All stock or even energy markets do not peak or bottom at the same time. Let’s consider the stock markets first.

All stock or even energy markets do not peak or bottom at the same time. Let’s consider the stock markets first.

The Russell 2000 is an index of smaller companies. It just hit a new high, up 11% this year. Apparently investors worried about a trade war are finding shelter among firms not so involved in international exchange. Tech has also been on a tear up from 6,300 to 7,300 this year. Notably a handful of stocks have added most of the gains there, Google, Netflix, Facebook, Apple, and Priceline.

This is not the case with the broader industrial indexes. The S & P 500 peaked along with the DJIA at the end of January, 2018. Both have trended sideways since. The S & P is in an uptrend since April but still below the January high. The weakest of the large indexes is the Dow Industrials DJIA. The DJIA has dropped the last eight days in a row but is up a weak 100 points in pre-market Friday trading. The DJIA just recorded its third lower high since January. And various momentum indicators are starting to roll over to the downside. As I have previously noted, the weekly chart is still in a strong uptrend. On the other hand the weekly chart has not re-visited its 200 bar moving average since January, 2016, two and a half years. It could drop 5,000 points just to test the 200-week moving average. A technician would conclude a correction to the two year run-up is underway.

A more fundamental analyst would not doubt point to the growing evidence of an international trade war. So far Wilbur and Donald have only angered our best trading partners, Canada and Mexico, and raised steel prices here and probably cut back on US agriculture exports. This past week China did not levy tariffs on Liquefied Natural Gas LNG. The simple reason is that China needs the LNG. This is good news for the Port of Corpus Christi.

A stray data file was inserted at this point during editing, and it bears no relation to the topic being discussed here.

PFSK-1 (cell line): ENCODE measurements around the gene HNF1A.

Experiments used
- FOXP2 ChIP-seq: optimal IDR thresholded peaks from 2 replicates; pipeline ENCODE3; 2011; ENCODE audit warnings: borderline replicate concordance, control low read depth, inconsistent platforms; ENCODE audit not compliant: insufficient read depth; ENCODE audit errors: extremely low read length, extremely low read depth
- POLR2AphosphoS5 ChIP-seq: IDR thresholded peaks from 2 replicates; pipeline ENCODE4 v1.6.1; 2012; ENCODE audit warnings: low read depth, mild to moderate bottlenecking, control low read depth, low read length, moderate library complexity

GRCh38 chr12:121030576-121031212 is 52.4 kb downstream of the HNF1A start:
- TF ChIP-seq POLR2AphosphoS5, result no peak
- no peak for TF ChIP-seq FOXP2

Our prediction of lower crude prices was correct as it dropped from $73 to $65. I suspect however this is not over yet. There is ample supply and producers in the Permian Basin are still not getting $65. The 200-day moving average is $60.71. I expect that is the next price level to be tested. Donald might as well take credit for lower gasoline prices. Unleaded futures are down from $2.25 to $2.00. I suspect the next target is the cluster of moving averages at $1.75-1.80.

The bottom line is to exercise caution in any purchases at this time. Momentum has left the trading room.

Dennis Elam is a professor at Texas A&M San Antonio and may be reached at dennislelam@gmail.com.